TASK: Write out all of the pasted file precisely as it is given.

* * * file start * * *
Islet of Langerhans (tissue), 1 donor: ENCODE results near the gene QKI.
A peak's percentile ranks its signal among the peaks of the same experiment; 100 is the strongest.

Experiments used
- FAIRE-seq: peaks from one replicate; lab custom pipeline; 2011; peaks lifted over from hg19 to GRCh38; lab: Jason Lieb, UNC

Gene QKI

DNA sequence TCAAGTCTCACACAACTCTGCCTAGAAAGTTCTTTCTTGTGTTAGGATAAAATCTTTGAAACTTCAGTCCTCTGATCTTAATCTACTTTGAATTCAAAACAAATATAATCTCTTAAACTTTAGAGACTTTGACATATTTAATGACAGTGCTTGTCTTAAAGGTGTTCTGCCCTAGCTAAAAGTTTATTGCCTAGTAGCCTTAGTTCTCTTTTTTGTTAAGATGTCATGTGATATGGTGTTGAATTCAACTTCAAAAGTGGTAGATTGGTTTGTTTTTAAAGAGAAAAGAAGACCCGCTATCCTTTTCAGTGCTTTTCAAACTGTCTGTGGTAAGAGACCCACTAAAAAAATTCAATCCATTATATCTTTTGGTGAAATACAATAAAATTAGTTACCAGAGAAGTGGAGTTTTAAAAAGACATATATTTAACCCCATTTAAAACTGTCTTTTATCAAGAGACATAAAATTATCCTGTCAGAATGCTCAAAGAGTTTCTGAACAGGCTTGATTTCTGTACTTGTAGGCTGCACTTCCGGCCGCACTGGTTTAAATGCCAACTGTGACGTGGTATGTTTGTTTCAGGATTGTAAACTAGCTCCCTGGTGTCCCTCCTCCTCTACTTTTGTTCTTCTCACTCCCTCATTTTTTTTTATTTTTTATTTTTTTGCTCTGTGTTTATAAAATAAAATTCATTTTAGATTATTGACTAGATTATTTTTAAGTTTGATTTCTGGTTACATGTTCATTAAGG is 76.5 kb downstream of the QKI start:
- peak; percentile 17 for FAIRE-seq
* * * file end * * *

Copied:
Islet of Langerhans (tissue), 1 donor: ENCODE results near the gene QKI.
A peak's percentile ranks its signal among the peaks of the same experiment; 100 is the strongest.

Experiments used
- FAIRE-seq: peaks from one replicate; lab custom pipeline; 2011; peaks lifted over from hg19 to GRCh38; lab: Jason Lieb, UNC

Gene QKI

DNA sequence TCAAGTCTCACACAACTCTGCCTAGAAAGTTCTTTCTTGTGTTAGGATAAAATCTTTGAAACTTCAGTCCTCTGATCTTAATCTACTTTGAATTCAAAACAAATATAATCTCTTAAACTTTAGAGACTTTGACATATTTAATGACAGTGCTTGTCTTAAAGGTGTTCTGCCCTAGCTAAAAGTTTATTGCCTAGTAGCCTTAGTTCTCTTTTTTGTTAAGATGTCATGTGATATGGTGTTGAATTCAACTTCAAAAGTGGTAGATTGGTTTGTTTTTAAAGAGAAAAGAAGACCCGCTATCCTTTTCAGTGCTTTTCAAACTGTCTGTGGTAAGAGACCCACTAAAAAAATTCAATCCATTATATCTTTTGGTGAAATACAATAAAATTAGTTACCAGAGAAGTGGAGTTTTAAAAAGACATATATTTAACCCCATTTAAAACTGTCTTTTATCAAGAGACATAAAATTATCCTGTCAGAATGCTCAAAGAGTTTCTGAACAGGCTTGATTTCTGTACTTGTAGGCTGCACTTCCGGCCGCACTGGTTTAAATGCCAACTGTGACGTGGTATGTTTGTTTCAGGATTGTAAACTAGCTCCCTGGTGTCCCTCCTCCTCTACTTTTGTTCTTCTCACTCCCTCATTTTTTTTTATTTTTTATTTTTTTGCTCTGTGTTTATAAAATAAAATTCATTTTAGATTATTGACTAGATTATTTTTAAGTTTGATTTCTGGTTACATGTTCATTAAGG is 76.5 kb downstream of the QKI start:
- peak; percentile 17 for FAIRE-seq